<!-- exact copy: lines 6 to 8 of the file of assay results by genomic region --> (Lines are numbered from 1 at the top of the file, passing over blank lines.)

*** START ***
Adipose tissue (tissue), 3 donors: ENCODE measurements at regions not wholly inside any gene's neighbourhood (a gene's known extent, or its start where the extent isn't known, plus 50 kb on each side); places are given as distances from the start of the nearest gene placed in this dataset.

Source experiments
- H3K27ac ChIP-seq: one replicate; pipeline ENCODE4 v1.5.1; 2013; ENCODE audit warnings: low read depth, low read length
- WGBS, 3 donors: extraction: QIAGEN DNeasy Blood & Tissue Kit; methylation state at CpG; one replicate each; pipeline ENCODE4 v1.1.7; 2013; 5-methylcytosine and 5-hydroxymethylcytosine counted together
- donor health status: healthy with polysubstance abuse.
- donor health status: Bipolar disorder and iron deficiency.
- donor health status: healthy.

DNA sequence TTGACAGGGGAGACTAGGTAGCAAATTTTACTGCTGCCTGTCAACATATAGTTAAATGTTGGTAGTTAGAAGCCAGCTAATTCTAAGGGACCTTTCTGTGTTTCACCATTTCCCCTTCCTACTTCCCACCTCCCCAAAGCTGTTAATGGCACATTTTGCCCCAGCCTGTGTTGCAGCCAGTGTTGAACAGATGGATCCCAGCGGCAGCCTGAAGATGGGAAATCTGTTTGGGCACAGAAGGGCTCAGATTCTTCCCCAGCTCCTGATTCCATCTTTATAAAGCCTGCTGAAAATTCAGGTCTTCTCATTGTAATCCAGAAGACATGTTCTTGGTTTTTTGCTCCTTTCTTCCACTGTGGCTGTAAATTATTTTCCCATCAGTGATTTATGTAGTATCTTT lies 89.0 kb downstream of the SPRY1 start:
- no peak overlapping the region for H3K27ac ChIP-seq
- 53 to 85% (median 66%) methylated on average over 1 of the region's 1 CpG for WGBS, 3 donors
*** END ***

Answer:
- donor health status: Bipolar disorder and iron deficiency.
- donor health status: healthy.

DNA sequence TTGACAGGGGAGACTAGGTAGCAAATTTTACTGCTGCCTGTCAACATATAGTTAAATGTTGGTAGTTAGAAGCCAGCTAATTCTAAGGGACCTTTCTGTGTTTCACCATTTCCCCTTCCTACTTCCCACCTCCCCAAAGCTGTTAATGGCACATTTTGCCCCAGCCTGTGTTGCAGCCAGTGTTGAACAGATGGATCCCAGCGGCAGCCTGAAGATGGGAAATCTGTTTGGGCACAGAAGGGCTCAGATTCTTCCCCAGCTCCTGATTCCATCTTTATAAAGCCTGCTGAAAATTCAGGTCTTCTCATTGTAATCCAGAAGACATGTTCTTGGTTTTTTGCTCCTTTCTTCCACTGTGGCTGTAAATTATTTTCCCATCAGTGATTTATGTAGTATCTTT lies 89.0 kb downstream of the SPRY1 start: